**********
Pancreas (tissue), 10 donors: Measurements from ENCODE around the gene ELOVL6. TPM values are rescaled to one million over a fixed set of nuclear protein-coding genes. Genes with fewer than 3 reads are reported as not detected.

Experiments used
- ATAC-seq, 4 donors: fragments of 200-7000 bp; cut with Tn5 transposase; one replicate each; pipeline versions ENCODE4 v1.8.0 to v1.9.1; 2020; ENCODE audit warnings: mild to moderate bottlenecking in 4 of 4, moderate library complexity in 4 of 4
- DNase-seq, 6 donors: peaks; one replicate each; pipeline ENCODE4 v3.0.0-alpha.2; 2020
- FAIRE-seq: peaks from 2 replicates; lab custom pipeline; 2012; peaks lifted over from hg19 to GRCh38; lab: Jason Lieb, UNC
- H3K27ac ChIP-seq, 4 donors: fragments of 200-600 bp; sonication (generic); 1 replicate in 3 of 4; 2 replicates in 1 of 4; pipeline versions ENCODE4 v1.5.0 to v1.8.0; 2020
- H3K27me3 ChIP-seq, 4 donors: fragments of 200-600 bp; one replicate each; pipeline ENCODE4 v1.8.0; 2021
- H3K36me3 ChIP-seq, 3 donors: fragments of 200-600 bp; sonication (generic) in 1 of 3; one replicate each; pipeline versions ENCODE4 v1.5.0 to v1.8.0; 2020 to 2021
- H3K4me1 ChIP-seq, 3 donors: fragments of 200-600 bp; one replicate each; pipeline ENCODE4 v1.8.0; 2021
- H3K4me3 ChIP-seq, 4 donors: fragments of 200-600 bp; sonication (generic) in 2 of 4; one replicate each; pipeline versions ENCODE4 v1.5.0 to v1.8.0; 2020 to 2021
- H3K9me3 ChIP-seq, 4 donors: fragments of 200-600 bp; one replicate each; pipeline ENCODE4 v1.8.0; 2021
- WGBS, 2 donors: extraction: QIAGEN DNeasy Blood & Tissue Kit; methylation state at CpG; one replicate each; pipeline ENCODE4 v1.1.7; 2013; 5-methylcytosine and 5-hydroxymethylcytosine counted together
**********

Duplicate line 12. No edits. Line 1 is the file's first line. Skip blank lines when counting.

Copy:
- WGBS, 2 donors: extraction: QIAGEN DNeasy Blood & Tissue Kit; methylation state at CpG; one replicate each; pipeline ENCODE4 v1.1.7; 2013; 5-methylcytosine and 5-hydroxymethylcytosine counted together